On January 28, 2016, we were preparing to land at the end of our flight across the Atlantic from Paris to Newark, the penultimate leg of a journey home from the Gambia that had begun with a take-off from the emergency Space Shuttle landing site that serves as the Banjul Airport runway.

Thirty years ago, that same Atlantic received the shredded remains of the Challenger and all her crew.

Five years ago I wrote about our own experience watching that disaster unfold, so I won't repeat it, except to add that in all the launches I watched before and since, the vapor trails were quickly dispersed.  That time the sky's tears streaked the cold blue for hours.

What struck me this time, thirty years after the fact, was something I didn't pay much attention to at the time:  President Reagan's speech in response, which he gave instead of his planned State of the Union Address.  It was written by the then relatively unknown Peggy Noonan, and delivered as only the Great Communicator could.

What Reagan (and Noonan) knew, as did Winston Churchill, was how to inspire people to be better than themselves.  You don't make children learn more by telling them how stupid they are; you don't make people love others better by insisting they are racist, sexist pigs; you don't encourage the weak to become strong by pointing out their failures.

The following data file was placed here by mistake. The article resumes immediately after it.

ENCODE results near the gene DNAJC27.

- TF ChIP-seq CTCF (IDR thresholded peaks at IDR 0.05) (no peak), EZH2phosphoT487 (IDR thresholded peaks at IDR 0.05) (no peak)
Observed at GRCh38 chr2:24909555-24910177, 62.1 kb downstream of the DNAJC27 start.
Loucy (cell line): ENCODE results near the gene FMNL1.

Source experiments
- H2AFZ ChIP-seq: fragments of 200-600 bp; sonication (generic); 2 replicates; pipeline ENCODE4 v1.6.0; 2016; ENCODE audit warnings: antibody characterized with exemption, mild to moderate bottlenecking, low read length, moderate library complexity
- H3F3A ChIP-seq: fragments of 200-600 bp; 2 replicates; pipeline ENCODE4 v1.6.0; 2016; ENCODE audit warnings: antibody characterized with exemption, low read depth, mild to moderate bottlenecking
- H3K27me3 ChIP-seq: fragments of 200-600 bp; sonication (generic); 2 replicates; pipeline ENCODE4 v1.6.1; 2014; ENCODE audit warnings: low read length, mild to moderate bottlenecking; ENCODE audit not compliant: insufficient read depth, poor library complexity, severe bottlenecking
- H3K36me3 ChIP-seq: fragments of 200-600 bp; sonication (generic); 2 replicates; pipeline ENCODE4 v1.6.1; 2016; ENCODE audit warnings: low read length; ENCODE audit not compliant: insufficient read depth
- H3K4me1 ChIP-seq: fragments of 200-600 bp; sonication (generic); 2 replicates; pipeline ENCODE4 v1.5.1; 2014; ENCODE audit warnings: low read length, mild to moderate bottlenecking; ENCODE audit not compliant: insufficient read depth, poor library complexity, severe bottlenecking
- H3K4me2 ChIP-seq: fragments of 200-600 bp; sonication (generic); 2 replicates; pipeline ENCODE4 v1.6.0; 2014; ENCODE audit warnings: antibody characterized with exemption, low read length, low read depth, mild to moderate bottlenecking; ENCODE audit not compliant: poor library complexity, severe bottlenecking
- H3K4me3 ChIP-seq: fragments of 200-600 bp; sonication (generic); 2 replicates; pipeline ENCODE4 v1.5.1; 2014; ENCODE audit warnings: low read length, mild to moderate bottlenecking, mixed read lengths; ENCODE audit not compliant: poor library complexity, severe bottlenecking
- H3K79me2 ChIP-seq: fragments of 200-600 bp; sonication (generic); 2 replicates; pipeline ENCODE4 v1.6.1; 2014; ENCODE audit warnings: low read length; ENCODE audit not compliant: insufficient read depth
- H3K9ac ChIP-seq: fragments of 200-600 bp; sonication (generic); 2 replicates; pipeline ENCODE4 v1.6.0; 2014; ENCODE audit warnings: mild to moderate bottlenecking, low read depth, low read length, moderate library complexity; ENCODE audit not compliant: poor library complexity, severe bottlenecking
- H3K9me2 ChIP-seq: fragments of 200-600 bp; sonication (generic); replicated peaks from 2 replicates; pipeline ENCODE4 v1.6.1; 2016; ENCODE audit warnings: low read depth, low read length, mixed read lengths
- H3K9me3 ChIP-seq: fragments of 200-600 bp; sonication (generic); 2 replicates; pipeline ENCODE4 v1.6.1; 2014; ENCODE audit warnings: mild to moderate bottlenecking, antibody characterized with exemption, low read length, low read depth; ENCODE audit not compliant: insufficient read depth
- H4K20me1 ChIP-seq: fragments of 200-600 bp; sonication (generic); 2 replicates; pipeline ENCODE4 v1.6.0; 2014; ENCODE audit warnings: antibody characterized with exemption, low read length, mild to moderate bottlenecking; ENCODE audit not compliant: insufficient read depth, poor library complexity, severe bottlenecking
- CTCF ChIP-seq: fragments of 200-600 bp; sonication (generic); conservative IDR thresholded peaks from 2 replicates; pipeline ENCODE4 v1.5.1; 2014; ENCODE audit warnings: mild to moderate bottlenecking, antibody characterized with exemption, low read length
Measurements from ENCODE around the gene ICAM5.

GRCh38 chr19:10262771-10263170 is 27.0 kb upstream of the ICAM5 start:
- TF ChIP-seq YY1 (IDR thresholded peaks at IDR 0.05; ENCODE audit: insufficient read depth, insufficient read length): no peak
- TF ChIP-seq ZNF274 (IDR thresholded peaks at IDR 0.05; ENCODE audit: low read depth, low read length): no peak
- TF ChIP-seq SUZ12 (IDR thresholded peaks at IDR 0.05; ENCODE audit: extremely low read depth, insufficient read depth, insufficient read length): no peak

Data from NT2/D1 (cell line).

Nor do you regale them with how strong and smart they are, and insist "you can be anything you want to be."  You don't imply that success should be easy or that love doesn't require sacrifice.  You don't suggest that the best way to fight terrorism is to continue buying and selling as usual (President Bush after 9/11) or partying on (some Parisians after the recent attacks).

A good leader is not afraid to insist that there is no gain without risk, no success without effort, and no victory without battle.  The way is hard, the road is long, and it is not safe.  A great leader goes on to encourage others to believe that they are the kind of people who will rise to meet the challenges; that the benefits will be worth the cost; and that the way, though difficult, will be sprinkled with joy.

Posted by sursumcorda on Saturday, January 30, 2016 at 10:15 am | Edit
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